How ToNetworking

How to Secure a Router?

how to secure a router


A lag-free experience supplementing your gameplay with 60+ FPS in 4K can be achieved with the right router. However, is your router secure?

Not sure where to start? Don’t worry, more companies are making their routers easy to navigate and configure. Most people just give their network a quirky name and change the password when setting it up. That is only going to protect you from pesky neighbors using your Wi-Fi, and they are not the only threat you face.

So, the big question is, how to secure your Wi-Fi router? Let’s find out what steps you can take.

How to Open Router Settings?

Your router should have a web-based app to be able to configure its settings similar to those available in mesh Wi-Fi networks. Some routers have web apps accessible via your IP address in the search bar.

  • On Windows, Win+R and then typing ‘cmd’ should open the command prompt. Run the ‘ipconfig’ command to find out your default IP Address.
  • cmd ipconfig

  • For a Mac, open System Preference, then Network and click on Advanced in the bottom corner. The TCP/IP option can help you find your router’s IP address.
  • On Linux, use the ‘ip addr show’ command to display all network interfaces and associated IP addresses.

Basic Settings

To get started, you need to enter your IP address in the address bar and log in to your router. This is also where most of your network settings will be found.

Log in with the details provided in the user manual, and if you have somehow misplaced it, try some default names and passwords like admin as username and password. You can also lookup the exact model on the internet and see what the company uses by default.

Once you log in, change the name but make sure it is not something that can be directly associated with you such as your last name.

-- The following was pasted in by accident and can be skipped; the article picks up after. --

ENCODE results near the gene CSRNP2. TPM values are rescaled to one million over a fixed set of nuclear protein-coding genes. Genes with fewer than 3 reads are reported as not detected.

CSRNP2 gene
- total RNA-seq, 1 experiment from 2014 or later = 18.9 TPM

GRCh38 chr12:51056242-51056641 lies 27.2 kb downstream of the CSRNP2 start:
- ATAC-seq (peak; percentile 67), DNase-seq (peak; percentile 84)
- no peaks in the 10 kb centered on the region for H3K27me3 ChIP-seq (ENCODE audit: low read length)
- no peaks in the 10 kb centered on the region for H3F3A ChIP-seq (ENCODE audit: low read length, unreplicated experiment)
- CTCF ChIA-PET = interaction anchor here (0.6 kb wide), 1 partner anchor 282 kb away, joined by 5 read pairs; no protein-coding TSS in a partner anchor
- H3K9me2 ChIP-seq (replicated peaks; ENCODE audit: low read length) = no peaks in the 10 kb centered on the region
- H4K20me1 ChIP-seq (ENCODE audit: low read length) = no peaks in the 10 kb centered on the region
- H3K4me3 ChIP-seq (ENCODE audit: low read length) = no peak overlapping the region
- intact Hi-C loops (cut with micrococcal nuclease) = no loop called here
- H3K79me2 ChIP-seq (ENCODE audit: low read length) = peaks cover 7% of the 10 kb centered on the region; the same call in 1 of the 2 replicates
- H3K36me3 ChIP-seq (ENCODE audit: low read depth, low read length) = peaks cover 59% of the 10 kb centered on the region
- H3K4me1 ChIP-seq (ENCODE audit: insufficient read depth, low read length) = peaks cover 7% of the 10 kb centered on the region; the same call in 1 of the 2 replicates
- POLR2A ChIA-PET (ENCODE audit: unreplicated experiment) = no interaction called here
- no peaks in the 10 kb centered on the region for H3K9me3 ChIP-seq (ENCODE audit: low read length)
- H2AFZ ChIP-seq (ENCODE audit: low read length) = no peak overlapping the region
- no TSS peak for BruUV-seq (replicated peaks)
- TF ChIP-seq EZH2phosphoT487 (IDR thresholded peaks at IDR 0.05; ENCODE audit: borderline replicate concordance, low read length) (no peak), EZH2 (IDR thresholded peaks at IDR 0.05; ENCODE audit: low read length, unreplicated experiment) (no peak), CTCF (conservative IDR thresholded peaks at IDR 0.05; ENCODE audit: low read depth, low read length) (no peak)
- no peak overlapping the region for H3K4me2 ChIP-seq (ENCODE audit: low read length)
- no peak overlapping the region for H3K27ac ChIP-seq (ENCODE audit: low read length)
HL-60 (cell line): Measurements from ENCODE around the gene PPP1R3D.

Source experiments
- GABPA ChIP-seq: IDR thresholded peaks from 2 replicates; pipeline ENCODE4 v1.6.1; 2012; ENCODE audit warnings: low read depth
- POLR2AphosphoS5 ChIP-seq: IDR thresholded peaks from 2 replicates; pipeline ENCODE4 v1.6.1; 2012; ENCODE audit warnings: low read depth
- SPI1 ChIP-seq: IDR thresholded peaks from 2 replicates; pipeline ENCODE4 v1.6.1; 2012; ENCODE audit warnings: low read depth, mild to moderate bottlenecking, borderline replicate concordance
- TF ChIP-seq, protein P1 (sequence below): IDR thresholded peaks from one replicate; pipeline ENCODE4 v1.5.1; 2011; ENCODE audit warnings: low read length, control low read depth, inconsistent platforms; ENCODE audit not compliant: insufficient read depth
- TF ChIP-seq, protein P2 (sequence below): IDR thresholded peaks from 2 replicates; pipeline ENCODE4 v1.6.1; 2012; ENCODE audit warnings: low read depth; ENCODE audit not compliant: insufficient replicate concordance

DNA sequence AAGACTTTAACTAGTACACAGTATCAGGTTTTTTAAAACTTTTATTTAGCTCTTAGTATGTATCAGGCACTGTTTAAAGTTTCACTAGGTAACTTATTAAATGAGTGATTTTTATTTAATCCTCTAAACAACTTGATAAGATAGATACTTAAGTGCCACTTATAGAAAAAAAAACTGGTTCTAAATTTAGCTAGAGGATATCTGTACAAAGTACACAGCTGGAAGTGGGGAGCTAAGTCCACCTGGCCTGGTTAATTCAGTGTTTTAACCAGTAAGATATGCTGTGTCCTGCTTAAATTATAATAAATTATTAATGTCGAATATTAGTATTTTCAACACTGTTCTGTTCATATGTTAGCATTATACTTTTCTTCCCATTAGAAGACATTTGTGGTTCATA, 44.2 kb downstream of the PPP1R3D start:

Next, change the password, try to use uppercase, lowercase, numbers, and special characters. The more types and number of characters in a password, the harder it will be to execute a brute-force attack on it, try to include at least 8 characters.

Encryption Settings

Routers typically offer different encryption types, such as WEP, WPA, and WPA2.

WEP is the oldest type and is, therefore, the easiest to crack. It is based on radio waves and does not have any variation in encryption keys. If you have older devices such as an old console, then they might not be able to connect to your router.

WPA does not have the issues determined in WEP, but most devices made after 2000 will have this. Encryption keys are shuffled but other than the software a lot of the hardware has remained the same as its predecessor.

WPA2 is the most recent and most secure form currently available. Always select WPA2 if available, as this makes sure your emails and correspondence are 100% secure. It allows the use of a protocol that wasn’t used before. This protocol is the Temporal Key Integrity Protocol or TKIP for short.

The most recent model will also allow AES, the Advanced Encryption Standard, which is used by governments and large organizations for more privacy. You can implement this on top of WPA2 for maximum security, and there will most likely be a check box available for this. Don’t worry if you do not see this option. There are more tips on how to secure your Wi-Fi router.